So successful that it passed a historical milestone in the process of becoming the first developed country of Latin America: Chile is now a member of the OECD, better known as the club of industrialized/developed countries. Here is the OECD news report, and here is a German report for my German readers.
Let’s see how Chile’s economy transformed during the last 40 years. Here is a comparison of real GDP over time from Wikipedia, using the respected dataset from Angus Maddison (the blue line is Chile, the orange line is the Latin American average):
Let’s compare Chile to Argentina and Brazil (illustration done by me, dataset is the same from Angus Maddison):
Note that Chile is yellow this time and that I started in 1961, which makes the increase after 1983 appear less dramatic. Of course, this is only a visual, not a factual, difference.
Let me emphazise some aspects of this chart. I’m sorry for the German text, but I didn’t want to make new charts. “Beginn der Pinochet-Regierung” means “beginning of the Pinochet administration”:
You can see that Chile was about to fall behind Brazil before the Pinochet administration. This was because of the socialist Allende administration, which introduced socialism to the Chilean economy from 1970 onwards, with clear effects afterwards. At that time, GDP growth since 1961 had been even worse than that of Argentina, a country that experienced two military coups, massive social upheaval, and inflation up to 50% per year between 1961 and 1970. Chile’s only trouble in that time period was high inflation, though it was not higher than in Argentina.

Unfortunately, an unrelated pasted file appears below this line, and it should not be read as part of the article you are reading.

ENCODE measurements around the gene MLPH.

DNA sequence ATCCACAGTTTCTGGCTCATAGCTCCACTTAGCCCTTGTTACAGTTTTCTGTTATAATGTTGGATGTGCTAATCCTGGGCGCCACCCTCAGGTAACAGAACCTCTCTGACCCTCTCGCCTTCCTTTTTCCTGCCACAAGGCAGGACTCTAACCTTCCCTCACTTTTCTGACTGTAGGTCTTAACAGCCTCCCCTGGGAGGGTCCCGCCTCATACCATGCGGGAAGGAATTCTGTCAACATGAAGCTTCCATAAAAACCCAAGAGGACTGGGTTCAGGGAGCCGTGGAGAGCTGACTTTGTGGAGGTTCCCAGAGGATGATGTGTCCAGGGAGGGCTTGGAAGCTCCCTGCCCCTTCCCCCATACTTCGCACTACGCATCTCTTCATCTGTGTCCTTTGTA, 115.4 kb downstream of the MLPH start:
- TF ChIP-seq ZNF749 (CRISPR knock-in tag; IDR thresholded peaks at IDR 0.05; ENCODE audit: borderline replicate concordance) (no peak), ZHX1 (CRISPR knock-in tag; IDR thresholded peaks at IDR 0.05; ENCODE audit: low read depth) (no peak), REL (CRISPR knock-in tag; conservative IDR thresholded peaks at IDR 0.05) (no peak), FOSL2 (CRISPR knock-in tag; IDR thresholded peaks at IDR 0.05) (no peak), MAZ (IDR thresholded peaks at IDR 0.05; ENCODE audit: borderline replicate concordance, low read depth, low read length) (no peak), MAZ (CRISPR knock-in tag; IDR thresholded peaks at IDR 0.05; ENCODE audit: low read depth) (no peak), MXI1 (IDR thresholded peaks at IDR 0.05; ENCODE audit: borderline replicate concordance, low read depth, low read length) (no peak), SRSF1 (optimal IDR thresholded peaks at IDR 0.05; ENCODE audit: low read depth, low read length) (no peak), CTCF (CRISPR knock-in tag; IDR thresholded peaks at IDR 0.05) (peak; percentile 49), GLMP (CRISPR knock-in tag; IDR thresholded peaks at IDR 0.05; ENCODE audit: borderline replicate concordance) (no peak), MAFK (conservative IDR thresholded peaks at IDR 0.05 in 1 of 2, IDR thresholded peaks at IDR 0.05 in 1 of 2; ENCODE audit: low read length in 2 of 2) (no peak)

With the exception of the financial crisis in 1982 that was brought along by wrong monetary policy (note: against the advice of Milton Friedman!), the Chilean economy boomed ever after the privatization and liberalization efforts of the Pinochet administration. In 1973 Argentina’s GDP was almost twice as high as Chile’s. Today Chile has surpassed Argentina and is in much better shape for sustainable future growth than Argentina, which seemingly is bound to become bankrupt again in the next two years.
But there is even more to see in this GDP chart. Let’s have another look:
What I want to show to you with my awesome drawing skills is that Brazil experienced something similar to Pinochet’s Chile, the so called Brazilian miracle. Roughly between 1967 and 1980, the Brazilian economy grew at a rate comparable to that of China today, over 7% per year. As with all economic “miracles”, they are not miracles at all. Instead, they are the result of economic liberalization, i.e. deregulation, and privatization, i.e. abolishing state ownership. Before 1967, the Brazilian economy was buried under leftist policies, which included forced industrialization, nationalization, and inflation up to 75% per year because of the government’s inability to control expenditures, though one has to admit that this is really difficult to do when you nationalize half of the economy…
By the way, if you ask yourself why the Brazilian miracle did not last that long, please be reminded that the democratic governments from the 1980s onwards revoke some of the earlier reforms. Further, they caused a terrible hyperinflation that wrecked the whole financial system and deprived many Brazilians of their personal savings.
To conclude, military governments are certainly not a good thing. The Juntas in Argentina and Uruguay failed to reform the economy properly, perhaps they even did more harm than good to the economy. But if democracy fails to provide a sustainable legislative framework for the economy, then a military coup might be the last resort. What would have been the alternative in Latin American countries? All mentioned countries were caught in a vicious circle of leftist policies that wrecked the economy, and increasing demands for socialism because of the bad economy. Brazil and Chile were on the verge of full-scale communism. Let’s just hope that European and American democracies work better, so that we will never go that far.